=>> bond.
@ personal bond
A bond issued by the party whose own potential action or default will trigger the payment or forfeiture of money up to the limits of the bond.
See also surety bond.
=>> bond.
@ revenue bond
A bond issued to raise funds for a specific project. The money used to repay the debt can derive only from the proceeds of that project.
=>> bond.
@ serial bond
One of several bonds issued at the same time, each of which has a different maturity date.
=>> bond.
@ series bonds
A group or groups of bonds issued as a result of the same bond indenture, but offered to the public at different times and with different maturity dates and interest rates.
=>> bond.
@ supersedeas bond
A bond required of the losing party in a civil action for the amount of the judgment. The bond is frequently a requirement for delaying the execution of the judgment while the losing party is appealing the case. Also called supersedeas.
=>> bond.
@ surety bond
1 A bond provided, usually for a fee, by one party, such as an insurance company, to protect against the potential actions or default of another party, by guaranteeing to perform certain acts or to pay an amount up to the limits of the bond if the other party acts or fails to act as prescribed in the bond. Also called suretyship bond.
See also surety, suretyship.
2 A long-term, interest-bearing instrument, in the form of a certificate, issued to the public by a corporate or governmental entity as a way to borrow money. The obligor promises to repay the money on or before a specific date and makes regular interest payments until then. The owner of the bond is not a stockholder and has no ownership interest in the entity, but is only a creditor, and the debt is often secured by a lien on the entity's property.
See also debenture.
@ suretyship bond
A bond provided, usually for a fee, by one party, such as an insurance company, to protect against the potential actions or default of another party, by guaranteeing to perform certain acts or to pay an amount up to the limits of the bond if the other party acts or fails to act as prescribed in the bond. Also called surety bond.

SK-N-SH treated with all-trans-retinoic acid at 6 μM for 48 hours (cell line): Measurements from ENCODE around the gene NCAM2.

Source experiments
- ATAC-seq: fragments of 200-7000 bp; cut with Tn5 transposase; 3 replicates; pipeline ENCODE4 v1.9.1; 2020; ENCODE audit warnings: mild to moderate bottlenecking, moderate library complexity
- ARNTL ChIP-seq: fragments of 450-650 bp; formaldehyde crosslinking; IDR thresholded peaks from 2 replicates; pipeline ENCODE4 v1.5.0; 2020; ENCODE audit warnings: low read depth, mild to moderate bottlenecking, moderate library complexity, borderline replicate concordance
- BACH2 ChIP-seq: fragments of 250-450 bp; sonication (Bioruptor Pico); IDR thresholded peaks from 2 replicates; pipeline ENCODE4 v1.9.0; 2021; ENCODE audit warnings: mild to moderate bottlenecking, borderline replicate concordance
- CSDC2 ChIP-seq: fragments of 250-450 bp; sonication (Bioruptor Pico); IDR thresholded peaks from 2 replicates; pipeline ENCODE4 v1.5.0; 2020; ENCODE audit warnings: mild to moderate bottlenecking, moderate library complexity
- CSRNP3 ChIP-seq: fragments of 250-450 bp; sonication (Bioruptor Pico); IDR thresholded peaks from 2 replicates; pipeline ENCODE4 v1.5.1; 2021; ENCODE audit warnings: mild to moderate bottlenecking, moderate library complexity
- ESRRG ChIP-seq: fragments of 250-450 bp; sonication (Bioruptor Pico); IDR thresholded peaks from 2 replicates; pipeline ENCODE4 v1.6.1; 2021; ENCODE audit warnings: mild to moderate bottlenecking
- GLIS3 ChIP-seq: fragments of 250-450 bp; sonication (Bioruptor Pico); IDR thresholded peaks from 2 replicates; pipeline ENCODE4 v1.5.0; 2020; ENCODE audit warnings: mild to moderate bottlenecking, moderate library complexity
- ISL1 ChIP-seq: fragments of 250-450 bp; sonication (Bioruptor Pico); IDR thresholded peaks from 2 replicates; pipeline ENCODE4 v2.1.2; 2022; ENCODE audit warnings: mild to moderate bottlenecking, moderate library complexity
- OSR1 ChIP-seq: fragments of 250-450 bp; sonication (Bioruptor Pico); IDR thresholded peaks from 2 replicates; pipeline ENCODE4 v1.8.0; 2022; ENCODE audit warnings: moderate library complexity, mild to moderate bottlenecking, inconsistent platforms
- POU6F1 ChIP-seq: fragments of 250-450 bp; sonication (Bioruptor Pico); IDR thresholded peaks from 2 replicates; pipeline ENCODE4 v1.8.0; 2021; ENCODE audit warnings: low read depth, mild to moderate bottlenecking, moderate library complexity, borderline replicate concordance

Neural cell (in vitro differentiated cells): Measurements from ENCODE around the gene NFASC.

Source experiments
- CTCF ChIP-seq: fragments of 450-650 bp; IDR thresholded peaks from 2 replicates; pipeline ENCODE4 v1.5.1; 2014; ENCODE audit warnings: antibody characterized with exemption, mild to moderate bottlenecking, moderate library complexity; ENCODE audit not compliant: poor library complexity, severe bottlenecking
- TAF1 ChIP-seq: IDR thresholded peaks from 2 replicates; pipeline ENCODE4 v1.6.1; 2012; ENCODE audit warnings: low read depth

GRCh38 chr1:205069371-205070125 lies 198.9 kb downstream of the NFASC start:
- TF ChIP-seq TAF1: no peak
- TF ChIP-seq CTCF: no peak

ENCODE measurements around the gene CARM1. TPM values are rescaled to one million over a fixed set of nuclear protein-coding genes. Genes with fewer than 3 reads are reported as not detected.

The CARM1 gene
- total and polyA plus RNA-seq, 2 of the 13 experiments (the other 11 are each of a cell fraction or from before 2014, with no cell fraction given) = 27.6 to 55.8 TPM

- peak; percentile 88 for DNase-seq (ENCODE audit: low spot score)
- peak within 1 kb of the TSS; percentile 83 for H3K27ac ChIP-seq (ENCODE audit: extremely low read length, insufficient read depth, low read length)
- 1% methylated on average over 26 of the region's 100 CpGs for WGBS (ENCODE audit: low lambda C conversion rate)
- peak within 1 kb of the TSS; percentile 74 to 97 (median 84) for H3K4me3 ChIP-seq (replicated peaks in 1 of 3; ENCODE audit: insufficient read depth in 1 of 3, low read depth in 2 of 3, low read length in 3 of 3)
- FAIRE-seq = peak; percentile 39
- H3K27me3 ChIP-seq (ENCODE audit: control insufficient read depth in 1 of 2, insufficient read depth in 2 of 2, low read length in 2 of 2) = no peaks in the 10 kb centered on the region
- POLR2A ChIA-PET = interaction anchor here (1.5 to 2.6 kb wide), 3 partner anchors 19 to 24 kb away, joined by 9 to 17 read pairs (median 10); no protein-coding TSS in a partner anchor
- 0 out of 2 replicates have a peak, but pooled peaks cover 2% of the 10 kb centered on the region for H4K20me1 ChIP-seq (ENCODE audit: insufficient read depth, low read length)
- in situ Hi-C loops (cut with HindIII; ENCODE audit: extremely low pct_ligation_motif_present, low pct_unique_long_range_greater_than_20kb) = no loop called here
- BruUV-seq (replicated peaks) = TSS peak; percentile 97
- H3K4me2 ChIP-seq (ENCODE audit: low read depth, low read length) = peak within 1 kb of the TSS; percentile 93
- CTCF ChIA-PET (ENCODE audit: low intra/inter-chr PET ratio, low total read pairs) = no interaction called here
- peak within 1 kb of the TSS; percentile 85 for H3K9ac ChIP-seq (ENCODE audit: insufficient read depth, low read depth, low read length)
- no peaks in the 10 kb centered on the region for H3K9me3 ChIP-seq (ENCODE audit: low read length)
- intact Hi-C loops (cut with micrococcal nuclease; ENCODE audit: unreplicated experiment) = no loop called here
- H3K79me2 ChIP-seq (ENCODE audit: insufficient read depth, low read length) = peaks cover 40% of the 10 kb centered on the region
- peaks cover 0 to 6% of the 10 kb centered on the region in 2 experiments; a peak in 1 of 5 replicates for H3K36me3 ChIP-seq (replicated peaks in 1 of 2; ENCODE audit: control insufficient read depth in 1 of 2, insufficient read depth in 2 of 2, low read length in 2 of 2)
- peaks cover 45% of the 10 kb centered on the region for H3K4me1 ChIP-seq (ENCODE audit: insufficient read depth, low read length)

See also surety, suretyship.
=>> bond.
@ zero-coupon bond
A bond for which no interest is paid before its maturity. It is purchased at a discount price and redeemed at its maturity for its face value.
=>> bond.

Webster's New World Law Dictionary. . 2000.

A written agreement by which a person insures he will pay a certain sum of money if he does not perform certain duties property. see bail bond

Short Dictionary of (mostly American) Legal Terms and Abbreviations.

   1) written evidence of debt issued by a company with the terms of payment spelled out. A bond differs from corporate shares of stock since bond payments are pre-determined and provide a final payoff date, while stock dividends vary depending on profitability and corporate decisions to distribute. There are two types of such bonds: "registered," in which the name of the owner is recorded by the company and "bearer," in which interest payments are made to whomever is holding the bond.
   2) written guaranty or pledge which is purchased from a bonding company (usually an insurance firm) or by an individual as security (called a "bondsman") to guarantee some form of performance, including showing up in court ("bail bond"), properly complete construction or other contract terms ("performance bond"), that the bonded party will not steal or mismanage funds, that a purchased article is the real thing, or that title is good. If there is a failure then the bonding company will make good up to the amount of the bond.

Law dictionary. . 2013.